@article{Bill,
author = "Fern{\'a}ndez Mart{\'i}nez, Manuel and M.A. S{\'a}nchez-Granero and M.J. Mu{\~n}oz Torrecillas and Bill McKelvey",
abstract = "Since the pioneer contributions due to Vandewalle and Ausloos, the Hurst exponent has been applied by econophysicists as a useful indicator to deal with investment strategies when such a value is above or below 0.5
0
.
5
, the Hurst exponent of a Brownian motion. In this paper, we hypothesize that the self-similarity exponent of financial time series provides a reliable indicator for herding behavior (HB) in the following sense: if there is HB, then the higher the price, the more the people will buy. This will generate persistence in the stocks which we shall measure by their self-similarity exponents. Along this work, we shall explore whether there is some connections between the self-similarity exponent of a stock (as a HB indicator) and the stock’s future performance under the assumption that the HB will last for some time. With this aim, three approaches to calculate the self-similarity exponent of a time series are compared in order to determine which performs best to identify the transition from random efficient market behavior to HB and hence, to detect the beginning of a bubble. Generalized Hurst Exponent, Detrended Fluctuation Analysis, and GM2 algorithms have been tested. Traditionally, researchers have focused on identifying the beginning of a crash. We study the beginning of the transition from efficient market behavior to a market bubble, instead. Our empirical results support that the higher (respectively the lower) the self-similarity index, the higher (respectively the lower) the mean of the price change, and hence, the better (respectively the worse) the performance of the corresponding stock. This would imply, as a consequence, that the transition process from random efficient market to HB has started. For experimentation purposes, S{\&}P500 stock Index constituted our main data source.",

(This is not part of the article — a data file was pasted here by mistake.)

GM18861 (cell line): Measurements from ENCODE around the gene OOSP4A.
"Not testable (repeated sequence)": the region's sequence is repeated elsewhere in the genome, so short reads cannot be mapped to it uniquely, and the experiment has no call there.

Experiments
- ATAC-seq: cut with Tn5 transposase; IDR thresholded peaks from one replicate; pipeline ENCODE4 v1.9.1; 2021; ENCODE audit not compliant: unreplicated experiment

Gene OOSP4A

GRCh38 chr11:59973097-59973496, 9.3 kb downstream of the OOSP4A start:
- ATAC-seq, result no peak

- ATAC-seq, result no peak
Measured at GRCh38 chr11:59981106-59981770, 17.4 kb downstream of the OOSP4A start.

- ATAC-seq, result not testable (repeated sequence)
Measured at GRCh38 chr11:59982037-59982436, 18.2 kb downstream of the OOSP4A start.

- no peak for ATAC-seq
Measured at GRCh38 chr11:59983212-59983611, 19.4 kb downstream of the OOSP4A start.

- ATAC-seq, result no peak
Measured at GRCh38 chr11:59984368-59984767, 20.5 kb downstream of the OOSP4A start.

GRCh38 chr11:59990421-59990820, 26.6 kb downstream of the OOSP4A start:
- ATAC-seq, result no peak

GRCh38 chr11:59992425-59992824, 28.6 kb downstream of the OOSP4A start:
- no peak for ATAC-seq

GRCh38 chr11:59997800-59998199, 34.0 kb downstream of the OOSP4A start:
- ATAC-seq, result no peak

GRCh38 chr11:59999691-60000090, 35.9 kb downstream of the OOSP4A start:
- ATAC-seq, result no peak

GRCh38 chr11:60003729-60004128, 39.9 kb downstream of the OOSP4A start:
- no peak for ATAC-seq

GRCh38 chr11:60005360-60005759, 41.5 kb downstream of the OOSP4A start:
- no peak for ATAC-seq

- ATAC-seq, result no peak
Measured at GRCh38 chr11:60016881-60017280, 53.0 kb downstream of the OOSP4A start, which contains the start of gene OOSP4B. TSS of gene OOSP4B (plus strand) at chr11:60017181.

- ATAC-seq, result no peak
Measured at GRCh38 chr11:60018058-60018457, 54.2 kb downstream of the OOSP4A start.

doi = "10.1142/S0218348X17500062",
journal = "Fractals",
keywords = "Hurst Exponent; Market Bubble; Herding Behavior; Forecasting; SP500",
month = "February",
number = "1",
pages = "1-10",
title = "{A} comparison of three {H}urst exponent approaches to predict nascent bubbles in {S}{\&}{P}500 stocks",
url = "http://www.worldscientific.com/doi/abs/10.1142/S0218348X17500062",
volume = "25",
year = "2017",
}